The consequences of not finding a suitable long-term managerial replacement for Ronald Koeman are many and varied for Everton at the moment. From impacting player motivation to making long-term planning much more difficult, it’s clear that one needs to be found soon. Even if that means announcing David Unsworth is in the job at least until the end of the season.
Since Koeman was sacked, Everton have slipped further into relegation trouble – although they have plenty of time to get out of it and a squad which is far too good to be so far down the table – and they have been eliminated from the Europa League with two games of the group stages left to spare.
If there’s to be a blessing for the Toffees at the moment, though, then it’s surely that one fact: having no European commitments for the rest of the season is clearly helpful at this point. Right now, damage limitation and a good second half of the season surely has to be the aim. Whatever dreams they might have had at the start of the season about competing on many fronts are surely over. Maybe the FA Cup is the only pillar of redemption left for what could turn out to be a long old season ahead.
And yet, there are still two meaningless Europa League games left to play, against Atalanta and Apollon Limassol. Two sides who probably know their fate is already sealed: only a win for the unfancied Cypriot side against Lyon will keep the group alive. Barring that, everyone knows what’s coming next.
That unappetising scenario is perhaps useful for Everton. It might be a stretch to hope that victories in these games will kick-start the season, but the lure of blooding youngsters will be very hard to resist for Evertonians – especially when the man currently in charge of the team is the former coach of the U23 team. No fewer than five of the England team who won the U20 World Cup in the summer were Everton players, and one competed in the successful U17 World Cup team this autumn, too.
That makes the Goodison Park outfit one of the foremost footballing academies in the country, and if the main problem for most of those English champions is first team minutes, then the fact that there are two pressureless games coming up for a team who are already out of European competition might be the perfect opportunity for a coach who knows those players well to rectify that particular problem.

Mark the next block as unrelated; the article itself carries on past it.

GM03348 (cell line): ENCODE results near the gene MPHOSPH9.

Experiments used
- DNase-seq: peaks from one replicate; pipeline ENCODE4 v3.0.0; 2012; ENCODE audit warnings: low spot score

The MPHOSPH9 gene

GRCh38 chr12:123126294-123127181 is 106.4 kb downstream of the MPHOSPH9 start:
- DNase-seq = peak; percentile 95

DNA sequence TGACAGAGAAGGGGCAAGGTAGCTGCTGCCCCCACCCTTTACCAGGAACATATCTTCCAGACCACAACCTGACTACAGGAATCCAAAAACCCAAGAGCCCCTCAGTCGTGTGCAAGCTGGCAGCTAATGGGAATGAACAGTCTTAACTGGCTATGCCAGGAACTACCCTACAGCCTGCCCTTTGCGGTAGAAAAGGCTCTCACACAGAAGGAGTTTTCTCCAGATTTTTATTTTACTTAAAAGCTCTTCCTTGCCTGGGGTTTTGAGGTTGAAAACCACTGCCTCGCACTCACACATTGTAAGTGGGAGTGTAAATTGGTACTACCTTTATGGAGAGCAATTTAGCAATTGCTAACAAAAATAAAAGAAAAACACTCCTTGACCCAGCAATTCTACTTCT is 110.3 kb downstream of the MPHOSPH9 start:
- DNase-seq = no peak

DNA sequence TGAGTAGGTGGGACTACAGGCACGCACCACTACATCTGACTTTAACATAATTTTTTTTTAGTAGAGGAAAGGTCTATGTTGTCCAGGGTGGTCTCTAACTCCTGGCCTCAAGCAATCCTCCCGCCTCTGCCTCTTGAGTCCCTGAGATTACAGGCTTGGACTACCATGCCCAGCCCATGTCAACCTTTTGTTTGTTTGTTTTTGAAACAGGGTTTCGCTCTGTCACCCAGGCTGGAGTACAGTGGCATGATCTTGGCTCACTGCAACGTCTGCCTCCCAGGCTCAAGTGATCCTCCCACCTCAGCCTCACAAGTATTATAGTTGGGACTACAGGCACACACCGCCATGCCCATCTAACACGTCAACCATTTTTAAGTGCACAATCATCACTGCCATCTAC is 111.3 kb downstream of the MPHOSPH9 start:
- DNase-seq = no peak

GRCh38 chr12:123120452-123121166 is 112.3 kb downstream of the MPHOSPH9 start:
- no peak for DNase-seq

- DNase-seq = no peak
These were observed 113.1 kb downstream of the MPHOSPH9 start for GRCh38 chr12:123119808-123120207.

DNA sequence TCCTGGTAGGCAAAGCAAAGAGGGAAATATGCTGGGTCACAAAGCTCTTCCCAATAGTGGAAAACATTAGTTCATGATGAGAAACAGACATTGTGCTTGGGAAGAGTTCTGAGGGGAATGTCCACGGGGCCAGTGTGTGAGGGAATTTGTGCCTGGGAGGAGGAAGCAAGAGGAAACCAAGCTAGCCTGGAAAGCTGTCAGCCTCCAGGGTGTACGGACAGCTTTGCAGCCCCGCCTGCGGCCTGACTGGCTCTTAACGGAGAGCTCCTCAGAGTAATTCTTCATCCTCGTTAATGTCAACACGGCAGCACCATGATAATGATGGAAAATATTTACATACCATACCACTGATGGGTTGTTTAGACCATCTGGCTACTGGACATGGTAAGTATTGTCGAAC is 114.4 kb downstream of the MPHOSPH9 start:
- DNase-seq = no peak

Now, no one could argue that two games constitutes regular first team football. Less still could you describe what may well be considered friendlies against Atalanta and Apollon as important games in which to give young players a real taste of what’s to come for them later in their careers, but it’s certainly better than nothing. Indeed, it’s a chance for someone to burst through with a couple of good performances and opportunity to impress a manager who might be more open than a permanent boss to actually playing him in the Premier League.
The issue around youth development in England is a complex one, but at its root, young players don’t get the chance for a very simple reason: there’s too much pressure on managers to get results, and they can’t rely on inexperienced starters to deliver them. If Unsworth were given the job permanently, he too might feel like he can’t take a chance, but given he’s not, there’s a real opportunity to take the pressure off and allow Everton the chance to see some of their younger players in action over the next two European games, and perhaps even beyond.
With an already-unbalanced squad that is currently underperforming, you sense that there’s a real chance for a fresh face to come in – especially up front, where Oumar Niasse, who’s been starting, isn’t registered for European competition – and make a name for himself.
Finding a bright spot at Goodison Park this season is hard, but there could be a chance to try to plan for the future. And that could well be the biggest success for Everton in this season that could very soon turn into a write-off.